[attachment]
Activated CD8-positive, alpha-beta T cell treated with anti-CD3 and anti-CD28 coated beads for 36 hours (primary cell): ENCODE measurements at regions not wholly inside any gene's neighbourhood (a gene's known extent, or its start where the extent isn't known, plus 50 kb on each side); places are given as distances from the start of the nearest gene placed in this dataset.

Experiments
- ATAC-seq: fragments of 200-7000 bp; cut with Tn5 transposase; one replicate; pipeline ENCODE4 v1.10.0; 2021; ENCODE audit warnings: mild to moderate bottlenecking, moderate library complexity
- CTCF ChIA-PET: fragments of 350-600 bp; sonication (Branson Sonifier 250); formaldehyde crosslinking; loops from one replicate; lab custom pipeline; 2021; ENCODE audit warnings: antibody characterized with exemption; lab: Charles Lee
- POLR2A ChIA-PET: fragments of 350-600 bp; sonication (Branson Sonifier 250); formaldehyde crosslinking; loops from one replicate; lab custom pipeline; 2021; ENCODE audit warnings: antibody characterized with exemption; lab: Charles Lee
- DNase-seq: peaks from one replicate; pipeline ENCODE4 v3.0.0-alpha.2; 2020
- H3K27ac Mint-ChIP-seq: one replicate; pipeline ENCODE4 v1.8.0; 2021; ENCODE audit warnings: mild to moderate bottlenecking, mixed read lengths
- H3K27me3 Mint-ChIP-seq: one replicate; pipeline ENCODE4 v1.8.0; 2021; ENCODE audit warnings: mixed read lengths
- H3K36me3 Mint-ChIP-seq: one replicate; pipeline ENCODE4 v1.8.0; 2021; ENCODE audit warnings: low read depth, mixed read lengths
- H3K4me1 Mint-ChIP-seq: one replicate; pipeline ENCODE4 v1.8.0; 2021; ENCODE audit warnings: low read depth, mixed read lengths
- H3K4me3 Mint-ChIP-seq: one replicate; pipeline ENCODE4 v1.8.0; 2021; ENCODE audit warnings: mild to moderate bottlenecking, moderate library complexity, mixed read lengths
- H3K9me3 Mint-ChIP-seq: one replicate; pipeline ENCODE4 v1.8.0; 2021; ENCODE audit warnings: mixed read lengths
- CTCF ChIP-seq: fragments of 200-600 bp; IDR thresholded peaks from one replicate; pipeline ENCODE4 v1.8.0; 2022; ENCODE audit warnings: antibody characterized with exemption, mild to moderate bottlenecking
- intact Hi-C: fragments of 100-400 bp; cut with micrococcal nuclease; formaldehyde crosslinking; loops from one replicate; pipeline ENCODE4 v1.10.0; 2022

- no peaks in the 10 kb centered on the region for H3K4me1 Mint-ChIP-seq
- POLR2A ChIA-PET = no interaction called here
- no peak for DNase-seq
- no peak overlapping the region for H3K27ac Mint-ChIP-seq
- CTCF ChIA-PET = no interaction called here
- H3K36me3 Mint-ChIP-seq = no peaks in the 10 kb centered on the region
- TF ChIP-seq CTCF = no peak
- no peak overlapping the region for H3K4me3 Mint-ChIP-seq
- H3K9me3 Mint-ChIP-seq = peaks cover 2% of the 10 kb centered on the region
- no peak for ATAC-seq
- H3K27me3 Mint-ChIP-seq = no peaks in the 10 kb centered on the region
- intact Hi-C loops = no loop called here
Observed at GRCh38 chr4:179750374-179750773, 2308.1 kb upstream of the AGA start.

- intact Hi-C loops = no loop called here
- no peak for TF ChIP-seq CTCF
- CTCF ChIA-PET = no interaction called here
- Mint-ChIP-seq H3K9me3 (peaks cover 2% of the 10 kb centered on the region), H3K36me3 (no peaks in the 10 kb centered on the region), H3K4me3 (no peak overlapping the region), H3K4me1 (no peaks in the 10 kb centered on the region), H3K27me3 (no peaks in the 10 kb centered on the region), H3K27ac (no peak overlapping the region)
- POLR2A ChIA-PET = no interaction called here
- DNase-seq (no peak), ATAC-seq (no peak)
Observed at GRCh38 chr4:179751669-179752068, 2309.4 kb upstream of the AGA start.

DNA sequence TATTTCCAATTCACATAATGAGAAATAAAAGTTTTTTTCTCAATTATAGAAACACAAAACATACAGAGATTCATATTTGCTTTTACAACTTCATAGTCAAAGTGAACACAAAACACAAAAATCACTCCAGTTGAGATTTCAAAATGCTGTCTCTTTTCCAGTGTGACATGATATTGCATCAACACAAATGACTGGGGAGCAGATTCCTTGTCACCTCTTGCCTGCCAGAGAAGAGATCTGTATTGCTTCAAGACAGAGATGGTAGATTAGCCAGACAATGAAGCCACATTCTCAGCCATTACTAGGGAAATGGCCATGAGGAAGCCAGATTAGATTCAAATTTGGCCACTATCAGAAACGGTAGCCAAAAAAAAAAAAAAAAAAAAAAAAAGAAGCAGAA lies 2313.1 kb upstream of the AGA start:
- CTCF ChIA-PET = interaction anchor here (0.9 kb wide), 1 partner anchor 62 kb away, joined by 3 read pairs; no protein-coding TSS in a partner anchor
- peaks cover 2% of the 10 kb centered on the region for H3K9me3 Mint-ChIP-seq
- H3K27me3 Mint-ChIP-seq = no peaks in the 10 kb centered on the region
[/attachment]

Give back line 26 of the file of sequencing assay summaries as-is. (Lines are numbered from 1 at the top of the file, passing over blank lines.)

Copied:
- intact Hi-C loops = no loop called here